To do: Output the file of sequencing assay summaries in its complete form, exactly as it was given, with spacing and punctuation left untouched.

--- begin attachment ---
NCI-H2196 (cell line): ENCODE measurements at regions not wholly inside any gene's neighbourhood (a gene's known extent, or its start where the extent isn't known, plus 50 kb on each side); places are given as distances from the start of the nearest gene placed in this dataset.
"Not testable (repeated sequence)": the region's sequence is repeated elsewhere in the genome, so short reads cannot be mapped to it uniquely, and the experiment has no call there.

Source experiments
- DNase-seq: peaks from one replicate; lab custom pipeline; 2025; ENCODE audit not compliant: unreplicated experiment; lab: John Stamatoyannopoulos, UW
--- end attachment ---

NCI-H2196 (cell line): ENCODE measurements at regions not wholly inside any gene's neighbourhood (a gene's known extent, or its start where the extent isn't known, plus 50 kb on each side); places are given as distances from the start of the nearest gene placed in this dataset.
"Not testable (repeated sequence)": the region's sequence is repeated elsewhere in the genome, so short reads cannot be mapped to it uniquely, and the experiment has no call there.

Source experiments
- DNase-seq: peaks from one replicate; lab custom pipeline; 2025; ENCODE audit not compliant: unreplicated experiment; lab: John Stamatoyannopoulos, UW